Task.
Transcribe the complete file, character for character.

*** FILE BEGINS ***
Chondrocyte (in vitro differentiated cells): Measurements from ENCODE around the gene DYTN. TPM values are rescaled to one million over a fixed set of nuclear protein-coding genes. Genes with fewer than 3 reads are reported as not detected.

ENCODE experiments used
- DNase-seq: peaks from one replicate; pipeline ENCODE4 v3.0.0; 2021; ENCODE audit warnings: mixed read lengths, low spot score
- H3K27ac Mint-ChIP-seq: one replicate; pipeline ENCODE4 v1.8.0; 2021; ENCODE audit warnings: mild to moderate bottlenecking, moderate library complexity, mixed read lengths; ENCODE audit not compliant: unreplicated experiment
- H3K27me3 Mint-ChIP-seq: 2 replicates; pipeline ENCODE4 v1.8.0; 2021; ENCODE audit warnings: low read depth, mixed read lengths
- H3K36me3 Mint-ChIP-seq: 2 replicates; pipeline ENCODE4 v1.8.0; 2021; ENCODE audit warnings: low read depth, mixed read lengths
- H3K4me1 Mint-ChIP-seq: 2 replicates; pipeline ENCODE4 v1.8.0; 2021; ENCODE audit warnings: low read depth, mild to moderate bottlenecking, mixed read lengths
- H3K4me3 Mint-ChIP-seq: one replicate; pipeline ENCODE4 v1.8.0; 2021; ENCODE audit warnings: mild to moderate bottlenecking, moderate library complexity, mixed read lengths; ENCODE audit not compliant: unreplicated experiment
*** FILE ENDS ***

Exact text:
Chondrocyte (in vitro differentiated cells): Measurements from ENCODE around the gene DYTN. TPM values are rescaled to one million over a fixed set of nuclear protein-coding genes. Genes with fewer than 3 reads are reported as not detected.

ENCODE experiments used
- DNase-seq: peaks from one replicate; pipeline ENCODE4 v3.0.0; 2021; ENCODE audit warnings: mixed read lengths, low spot score
- H3K27ac Mint-ChIP-seq: one replicate; pipeline ENCODE4 v1.8.0; 2021; ENCODE audit warnings: mild to moderate bottlenecking, moderate library complexity, mixed read lengths; ENCODE audit not compliant: unreplicated experiment
- H3K27me3 Mint-ChIP-seq: 2 replicates; pipeline ENCODE4 v1.8.0; 2021; ENCODE audit warnings: low read depth, mixed read lengths
- H3K36me3 Mint-ChIP-seq: 2 replicates; pipeline ENCODE4 v1.8.0; 2021; ENCODE audit warnings: low read depth, mixed read lengths
- H3K4me1 Mint-ChIP-seq: 2 replicates; pipeline ENCODE4 v1.8.0; 2021; ENCODE audit warnings: low read depth, mild to moderate bottlenecking, mixed read lengths
- H3K4me3 Mint-ChIP-seq: one replicate; pipeline ENCODE4 v1.8.0; 2021; ENCODE audit warnings: mild to moderate bottlenecking, moderate library complexity, mixed read lengths; ENCODE audit not compliant: unreplicated experiment